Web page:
My carpenter came at the end of last week and put up a little gate at the head of the stairs down into my garden. He took pity on me and did this for free, including making the gate, so that Ellie could be contained on the terrace. It has changed both of our lives! She can run in and out and play the fool endlessly, I don't have to keep an eye  on her the whole time, I can leave the door open when it's warm, and eat on the terrace and sunbathe. For her, it is almost a substitute for her walk, she is so active, but not for me unfortunately!

I have discovered this year a sort of allium, I think, which must have self seeded from somewhere all over my garden. Wild garlic? Its leaves smell of it. Very pretty white and slightly pink flowers.

And an update on my palm flowers.

Monday, 24 May 2010


Well it was last Friday anyway, but I began this post and then didn't publish it on time...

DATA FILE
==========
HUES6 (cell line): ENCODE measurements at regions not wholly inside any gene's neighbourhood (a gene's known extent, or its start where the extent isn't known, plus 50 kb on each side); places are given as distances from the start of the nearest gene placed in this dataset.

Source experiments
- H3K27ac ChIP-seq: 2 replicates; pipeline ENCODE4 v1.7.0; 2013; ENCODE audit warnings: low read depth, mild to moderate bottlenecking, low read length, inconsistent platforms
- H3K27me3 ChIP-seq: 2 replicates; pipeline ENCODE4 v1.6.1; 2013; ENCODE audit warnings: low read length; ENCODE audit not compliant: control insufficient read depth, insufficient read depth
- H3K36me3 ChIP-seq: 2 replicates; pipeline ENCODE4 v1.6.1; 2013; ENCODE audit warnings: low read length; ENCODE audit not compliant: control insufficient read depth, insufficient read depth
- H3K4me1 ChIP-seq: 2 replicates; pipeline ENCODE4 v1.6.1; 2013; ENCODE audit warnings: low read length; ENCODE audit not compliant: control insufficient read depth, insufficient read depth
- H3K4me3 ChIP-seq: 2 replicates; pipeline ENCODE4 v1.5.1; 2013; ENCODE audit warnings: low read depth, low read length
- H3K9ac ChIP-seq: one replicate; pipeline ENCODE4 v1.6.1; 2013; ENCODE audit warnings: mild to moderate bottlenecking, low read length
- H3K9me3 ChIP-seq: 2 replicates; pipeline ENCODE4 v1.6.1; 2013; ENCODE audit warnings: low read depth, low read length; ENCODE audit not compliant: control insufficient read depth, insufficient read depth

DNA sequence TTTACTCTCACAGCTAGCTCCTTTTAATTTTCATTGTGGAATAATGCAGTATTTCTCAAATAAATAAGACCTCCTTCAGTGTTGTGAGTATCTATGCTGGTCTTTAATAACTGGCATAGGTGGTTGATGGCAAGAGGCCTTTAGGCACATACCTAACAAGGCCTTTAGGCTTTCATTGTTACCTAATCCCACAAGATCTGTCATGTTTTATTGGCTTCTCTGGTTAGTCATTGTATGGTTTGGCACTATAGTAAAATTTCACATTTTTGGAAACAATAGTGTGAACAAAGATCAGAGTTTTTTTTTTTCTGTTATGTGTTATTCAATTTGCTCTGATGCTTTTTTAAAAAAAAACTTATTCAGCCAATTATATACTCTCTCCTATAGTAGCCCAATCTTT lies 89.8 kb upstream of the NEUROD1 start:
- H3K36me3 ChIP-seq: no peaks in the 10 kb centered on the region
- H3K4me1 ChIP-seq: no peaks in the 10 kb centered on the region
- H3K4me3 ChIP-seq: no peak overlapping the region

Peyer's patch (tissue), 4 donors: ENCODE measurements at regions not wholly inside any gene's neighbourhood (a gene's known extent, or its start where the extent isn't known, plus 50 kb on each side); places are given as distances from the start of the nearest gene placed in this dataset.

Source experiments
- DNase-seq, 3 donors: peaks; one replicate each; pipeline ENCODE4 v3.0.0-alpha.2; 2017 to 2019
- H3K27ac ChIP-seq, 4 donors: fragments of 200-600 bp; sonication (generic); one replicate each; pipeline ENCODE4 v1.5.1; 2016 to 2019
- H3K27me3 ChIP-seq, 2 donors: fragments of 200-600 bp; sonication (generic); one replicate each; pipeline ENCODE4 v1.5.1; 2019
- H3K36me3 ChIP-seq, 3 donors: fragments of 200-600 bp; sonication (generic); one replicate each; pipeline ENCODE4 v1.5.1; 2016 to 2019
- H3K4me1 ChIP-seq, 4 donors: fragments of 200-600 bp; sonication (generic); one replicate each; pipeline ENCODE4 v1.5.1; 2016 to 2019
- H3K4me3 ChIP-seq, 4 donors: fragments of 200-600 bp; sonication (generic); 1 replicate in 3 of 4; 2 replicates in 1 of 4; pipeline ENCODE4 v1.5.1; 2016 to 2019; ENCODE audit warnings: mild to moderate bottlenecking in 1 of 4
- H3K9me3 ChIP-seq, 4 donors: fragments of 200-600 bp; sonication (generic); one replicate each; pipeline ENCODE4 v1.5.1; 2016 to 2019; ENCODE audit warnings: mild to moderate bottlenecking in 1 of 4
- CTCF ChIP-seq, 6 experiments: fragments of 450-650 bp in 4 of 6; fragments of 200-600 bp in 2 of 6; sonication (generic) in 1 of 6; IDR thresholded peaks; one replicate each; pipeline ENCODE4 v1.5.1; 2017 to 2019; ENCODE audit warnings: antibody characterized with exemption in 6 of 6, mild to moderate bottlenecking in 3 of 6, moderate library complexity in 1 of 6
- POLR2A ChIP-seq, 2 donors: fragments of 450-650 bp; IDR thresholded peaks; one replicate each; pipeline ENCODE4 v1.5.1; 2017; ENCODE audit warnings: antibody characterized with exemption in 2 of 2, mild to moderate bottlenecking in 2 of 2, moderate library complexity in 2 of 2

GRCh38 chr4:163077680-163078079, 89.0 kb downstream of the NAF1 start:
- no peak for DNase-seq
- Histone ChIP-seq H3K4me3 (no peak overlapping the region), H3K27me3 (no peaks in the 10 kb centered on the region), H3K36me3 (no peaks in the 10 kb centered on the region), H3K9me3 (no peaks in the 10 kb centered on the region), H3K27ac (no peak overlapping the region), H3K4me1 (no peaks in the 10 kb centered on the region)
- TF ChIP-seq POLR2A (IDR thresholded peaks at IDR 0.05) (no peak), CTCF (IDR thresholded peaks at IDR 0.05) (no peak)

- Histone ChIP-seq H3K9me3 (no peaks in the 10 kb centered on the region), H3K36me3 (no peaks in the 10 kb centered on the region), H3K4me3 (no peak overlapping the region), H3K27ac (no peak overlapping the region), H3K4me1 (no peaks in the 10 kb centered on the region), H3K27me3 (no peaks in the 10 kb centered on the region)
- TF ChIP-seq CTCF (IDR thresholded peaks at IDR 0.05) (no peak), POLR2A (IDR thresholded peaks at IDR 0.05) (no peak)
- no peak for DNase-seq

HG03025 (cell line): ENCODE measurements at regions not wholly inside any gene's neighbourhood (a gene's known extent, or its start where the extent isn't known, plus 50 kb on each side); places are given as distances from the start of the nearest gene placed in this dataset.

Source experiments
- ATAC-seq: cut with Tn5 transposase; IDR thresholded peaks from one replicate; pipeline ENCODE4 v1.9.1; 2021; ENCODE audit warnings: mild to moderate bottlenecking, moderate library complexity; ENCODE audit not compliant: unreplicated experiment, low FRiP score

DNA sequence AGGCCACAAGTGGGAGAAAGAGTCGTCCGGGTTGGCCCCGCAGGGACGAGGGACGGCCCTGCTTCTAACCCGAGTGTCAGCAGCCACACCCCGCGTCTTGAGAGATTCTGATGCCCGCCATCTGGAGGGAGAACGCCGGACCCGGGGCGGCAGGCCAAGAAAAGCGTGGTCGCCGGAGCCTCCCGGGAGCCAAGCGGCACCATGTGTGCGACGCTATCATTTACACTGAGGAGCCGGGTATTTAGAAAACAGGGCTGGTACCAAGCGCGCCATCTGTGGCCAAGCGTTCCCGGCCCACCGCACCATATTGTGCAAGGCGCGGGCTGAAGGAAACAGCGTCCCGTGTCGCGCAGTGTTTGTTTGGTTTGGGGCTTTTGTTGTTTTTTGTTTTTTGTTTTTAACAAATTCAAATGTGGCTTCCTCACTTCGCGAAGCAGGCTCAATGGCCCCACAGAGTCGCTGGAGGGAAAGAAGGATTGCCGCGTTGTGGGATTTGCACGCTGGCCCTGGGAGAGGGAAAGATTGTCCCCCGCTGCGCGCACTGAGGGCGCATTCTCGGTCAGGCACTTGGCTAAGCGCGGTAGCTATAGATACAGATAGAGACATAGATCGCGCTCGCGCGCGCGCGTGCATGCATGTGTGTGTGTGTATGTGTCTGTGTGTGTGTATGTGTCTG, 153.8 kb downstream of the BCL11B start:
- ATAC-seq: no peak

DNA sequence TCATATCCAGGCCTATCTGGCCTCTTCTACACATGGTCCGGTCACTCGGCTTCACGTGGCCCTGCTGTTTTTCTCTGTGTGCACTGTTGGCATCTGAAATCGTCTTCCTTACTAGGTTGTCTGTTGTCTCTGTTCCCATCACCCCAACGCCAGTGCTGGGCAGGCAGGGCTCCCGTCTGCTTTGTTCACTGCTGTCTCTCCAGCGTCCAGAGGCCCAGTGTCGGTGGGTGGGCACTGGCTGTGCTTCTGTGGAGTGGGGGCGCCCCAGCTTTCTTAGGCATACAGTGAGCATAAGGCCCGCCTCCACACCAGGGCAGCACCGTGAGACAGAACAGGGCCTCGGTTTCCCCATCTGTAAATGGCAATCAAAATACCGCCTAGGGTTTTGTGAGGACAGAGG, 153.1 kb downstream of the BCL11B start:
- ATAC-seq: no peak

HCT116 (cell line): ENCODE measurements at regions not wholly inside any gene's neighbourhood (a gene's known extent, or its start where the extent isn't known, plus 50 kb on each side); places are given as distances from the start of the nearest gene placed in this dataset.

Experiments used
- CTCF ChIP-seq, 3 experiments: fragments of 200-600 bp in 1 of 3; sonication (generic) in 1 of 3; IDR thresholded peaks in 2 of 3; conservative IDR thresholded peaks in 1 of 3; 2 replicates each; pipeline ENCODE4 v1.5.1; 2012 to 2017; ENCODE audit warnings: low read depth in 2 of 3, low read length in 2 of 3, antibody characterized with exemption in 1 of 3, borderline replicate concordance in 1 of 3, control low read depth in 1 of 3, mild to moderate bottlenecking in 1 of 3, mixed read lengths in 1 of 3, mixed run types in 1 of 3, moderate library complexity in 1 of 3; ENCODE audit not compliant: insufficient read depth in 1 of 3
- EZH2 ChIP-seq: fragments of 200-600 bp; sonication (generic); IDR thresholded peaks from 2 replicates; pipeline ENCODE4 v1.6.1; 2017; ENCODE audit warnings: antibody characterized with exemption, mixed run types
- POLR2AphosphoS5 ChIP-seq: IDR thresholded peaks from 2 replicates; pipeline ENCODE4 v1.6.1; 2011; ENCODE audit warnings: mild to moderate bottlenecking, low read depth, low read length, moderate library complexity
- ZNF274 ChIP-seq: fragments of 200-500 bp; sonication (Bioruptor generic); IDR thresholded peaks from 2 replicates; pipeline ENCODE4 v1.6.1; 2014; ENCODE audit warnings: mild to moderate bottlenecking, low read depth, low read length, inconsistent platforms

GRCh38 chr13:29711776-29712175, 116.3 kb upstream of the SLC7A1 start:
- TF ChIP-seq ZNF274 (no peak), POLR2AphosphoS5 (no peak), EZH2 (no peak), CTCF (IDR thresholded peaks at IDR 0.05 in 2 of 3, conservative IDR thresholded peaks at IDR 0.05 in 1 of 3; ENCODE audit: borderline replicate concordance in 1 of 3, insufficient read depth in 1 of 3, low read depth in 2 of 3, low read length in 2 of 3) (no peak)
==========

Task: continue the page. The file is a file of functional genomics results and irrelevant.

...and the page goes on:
I have managed to use up most of the veggies in my last week's basket, except for a few new spuds. It makes me get the recipe books out and really work at being creative.

I was invited for lunch on Friday to friends whom I haven't seen for 40 years or more. They live quite near where I pick up my basket, so I went to their place after going to the farm. I took dessert. I made lemon curd on Thursday and got up earlier, or rather trailed around less Friday morning and made some individual lemon meringue tarts.

Last Thursday I took Ellie for a walk in a country lane on the way to the big beach at Tréguennec. It was absolutely lovely, not too hot, amazing how deep in the country one can get in just 10 minutes from where I live. There was a profusion of wild flowers along the sides of the road, lots of bluebells, red campion, cow grass smelling strongly of honey, and a lot of little white flowers of which I don't know the name. There were quite a few butterflies too, including some tiny orange ones that I can't identify on internet. Might be a fritillary of some kind? Photo is a bit blurred.